Review: Frozen in Amber by Phyllis Ames


Frozen in Amber by Phyllis Ames // VBCFrozen in Amber
Phyllis Ames
Published: Aug. 4, 2015 (DAW Books)
Purchase: Book Depository or Amazon
Review source: copy provided by publisher in exchange for and honest review

Reviewed by: Jannelle

Rating (out of 5): 2.5 stars

Amber Treganis is a junior partner at her grandfather’s law firm and a WerCougar in her 30s. Ashamed of her cougar half after a disastrous night with a man she loved while in college, a decade later, she is still struggling with her past and hesitant to join wholeheartedly back into the Wer community. After a hazy night out shifting, Amber wakes up feeling ill and completely unlike herself, with a belief she was hunted the night before. In the meantime at work, Amber is working on an extremely sensitive case for a man convicted of the murder of his wife using the scientific capabilities enabling a Wer to permanently become human. Capabilities that are highly in demand by members of the Wer council, placing her in the middle of Wer politics, where she was hoping not to be.

The Wer politics and the backdrop history of the Wer community in the novel was compelling and interesting, definitely the high point of Frozen in Amber. The problem for me, however, was in the pace and predictability of the novel. The pace was steady, if not a bit slow, throughout and because of the constant foreshadowing the novel was predictable to the point that I figured out most of the villains a quarter of the way through.

Also, Amber was confusing for me. While she disliked being a part of the Wer community and had done as much as she could to prevent herself from shifting and losing control, she was always behaving according to Wer standards of etiquette and judging those who were not behaving accordingly, contradicting herself. Amber was also lazy; from the beginning of the novel, she could see that some of the other characters seemed as if they were up to no good and yet ignored it until it was almost too late. The same can be said for her horrible experience while out shifting. Amber knew something was wrong with her body and after receiving conflicting advice from her lifetime doctor she ignored the obvious sign that something wasn’t right.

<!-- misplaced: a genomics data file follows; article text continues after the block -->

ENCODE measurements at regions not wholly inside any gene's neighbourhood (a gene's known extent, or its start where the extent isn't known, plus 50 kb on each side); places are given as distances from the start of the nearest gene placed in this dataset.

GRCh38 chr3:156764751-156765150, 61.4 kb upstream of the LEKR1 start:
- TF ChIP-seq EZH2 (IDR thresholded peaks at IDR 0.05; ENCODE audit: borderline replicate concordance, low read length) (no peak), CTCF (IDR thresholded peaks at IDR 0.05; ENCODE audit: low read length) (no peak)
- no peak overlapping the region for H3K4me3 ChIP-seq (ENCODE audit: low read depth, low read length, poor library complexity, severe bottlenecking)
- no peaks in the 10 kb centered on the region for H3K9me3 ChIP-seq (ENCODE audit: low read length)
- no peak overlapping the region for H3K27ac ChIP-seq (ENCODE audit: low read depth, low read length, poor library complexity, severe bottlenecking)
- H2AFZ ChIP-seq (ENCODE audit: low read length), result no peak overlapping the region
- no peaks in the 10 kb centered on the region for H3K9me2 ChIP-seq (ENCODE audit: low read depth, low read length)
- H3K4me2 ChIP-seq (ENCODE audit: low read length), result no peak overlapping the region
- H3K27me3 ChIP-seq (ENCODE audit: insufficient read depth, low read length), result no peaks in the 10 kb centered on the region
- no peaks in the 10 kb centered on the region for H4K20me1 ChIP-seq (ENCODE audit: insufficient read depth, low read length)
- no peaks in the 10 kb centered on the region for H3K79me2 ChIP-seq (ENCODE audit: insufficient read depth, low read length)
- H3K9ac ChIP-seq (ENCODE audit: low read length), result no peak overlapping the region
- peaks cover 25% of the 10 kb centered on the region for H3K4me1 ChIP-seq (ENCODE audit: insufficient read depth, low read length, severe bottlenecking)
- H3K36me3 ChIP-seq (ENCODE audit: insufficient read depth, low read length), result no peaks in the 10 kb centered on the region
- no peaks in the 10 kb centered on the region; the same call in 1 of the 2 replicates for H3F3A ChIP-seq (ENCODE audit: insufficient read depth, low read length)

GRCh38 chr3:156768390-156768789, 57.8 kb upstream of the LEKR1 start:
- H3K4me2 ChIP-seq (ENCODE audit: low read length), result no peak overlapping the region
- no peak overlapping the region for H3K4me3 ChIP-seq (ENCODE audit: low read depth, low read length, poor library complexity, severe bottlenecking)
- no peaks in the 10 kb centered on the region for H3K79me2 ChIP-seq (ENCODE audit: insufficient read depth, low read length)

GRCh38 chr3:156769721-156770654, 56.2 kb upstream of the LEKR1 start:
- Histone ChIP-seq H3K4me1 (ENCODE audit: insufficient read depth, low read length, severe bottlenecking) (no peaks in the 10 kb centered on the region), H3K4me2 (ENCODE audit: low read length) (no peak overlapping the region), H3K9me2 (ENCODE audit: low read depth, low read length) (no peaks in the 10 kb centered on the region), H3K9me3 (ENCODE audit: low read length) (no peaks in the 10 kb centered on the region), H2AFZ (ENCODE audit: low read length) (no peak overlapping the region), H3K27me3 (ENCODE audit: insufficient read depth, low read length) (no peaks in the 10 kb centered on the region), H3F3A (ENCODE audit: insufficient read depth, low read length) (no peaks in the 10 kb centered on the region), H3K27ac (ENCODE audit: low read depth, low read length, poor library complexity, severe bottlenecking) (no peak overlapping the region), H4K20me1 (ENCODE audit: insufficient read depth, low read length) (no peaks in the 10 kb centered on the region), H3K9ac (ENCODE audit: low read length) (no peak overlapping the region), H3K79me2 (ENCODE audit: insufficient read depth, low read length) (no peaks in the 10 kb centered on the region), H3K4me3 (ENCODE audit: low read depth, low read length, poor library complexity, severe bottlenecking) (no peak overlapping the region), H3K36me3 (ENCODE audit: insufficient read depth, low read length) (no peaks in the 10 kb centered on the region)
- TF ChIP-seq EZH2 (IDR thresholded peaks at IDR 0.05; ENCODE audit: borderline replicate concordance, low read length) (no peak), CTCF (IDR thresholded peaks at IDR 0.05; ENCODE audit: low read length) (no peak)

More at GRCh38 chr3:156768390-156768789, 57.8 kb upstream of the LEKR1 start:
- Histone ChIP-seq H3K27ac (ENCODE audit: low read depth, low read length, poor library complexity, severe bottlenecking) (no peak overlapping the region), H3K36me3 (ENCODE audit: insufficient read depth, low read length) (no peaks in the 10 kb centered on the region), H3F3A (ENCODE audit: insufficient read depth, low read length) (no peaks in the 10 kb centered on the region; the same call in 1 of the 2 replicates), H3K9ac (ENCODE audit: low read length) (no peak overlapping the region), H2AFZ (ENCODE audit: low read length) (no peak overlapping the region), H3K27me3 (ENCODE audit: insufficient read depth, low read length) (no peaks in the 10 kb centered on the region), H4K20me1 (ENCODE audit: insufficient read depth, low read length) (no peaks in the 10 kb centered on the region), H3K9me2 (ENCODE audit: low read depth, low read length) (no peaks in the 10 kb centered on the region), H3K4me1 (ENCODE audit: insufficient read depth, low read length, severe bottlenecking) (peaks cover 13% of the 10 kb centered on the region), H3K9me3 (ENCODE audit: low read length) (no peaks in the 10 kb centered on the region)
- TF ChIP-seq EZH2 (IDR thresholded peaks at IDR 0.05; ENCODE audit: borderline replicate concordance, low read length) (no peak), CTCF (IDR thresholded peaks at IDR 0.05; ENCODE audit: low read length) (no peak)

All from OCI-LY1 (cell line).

While her life continues to alter and her limits are being pushed at work and through Wer politics, Amber develops feelings for her building’s mail courier, a WerEagle named Adler, an ex-soldier in the U.S. military. Honestly, Adler’s history was interesting and he was the character I found to be the most compelling. The romantic element in the novel is sweet and pretty tame. It wasn’t what I was expecting but I enjoyed Amber and Adler’s connection all the same and wish there would have been a deeper development there.

Overall, Frozen in Amber was a quick summer read. I love series but I am happy to say that this book is not part of one, as the ending was too clean-cut and convenient—there is no need for a continuation to the story. If you’ve read this one, I would love to hear your thoughts on it. For those of you interested in urban fantasy novels with a definite happily ever after, this is the book for you.

Sexual content: scenes of a sensual nature

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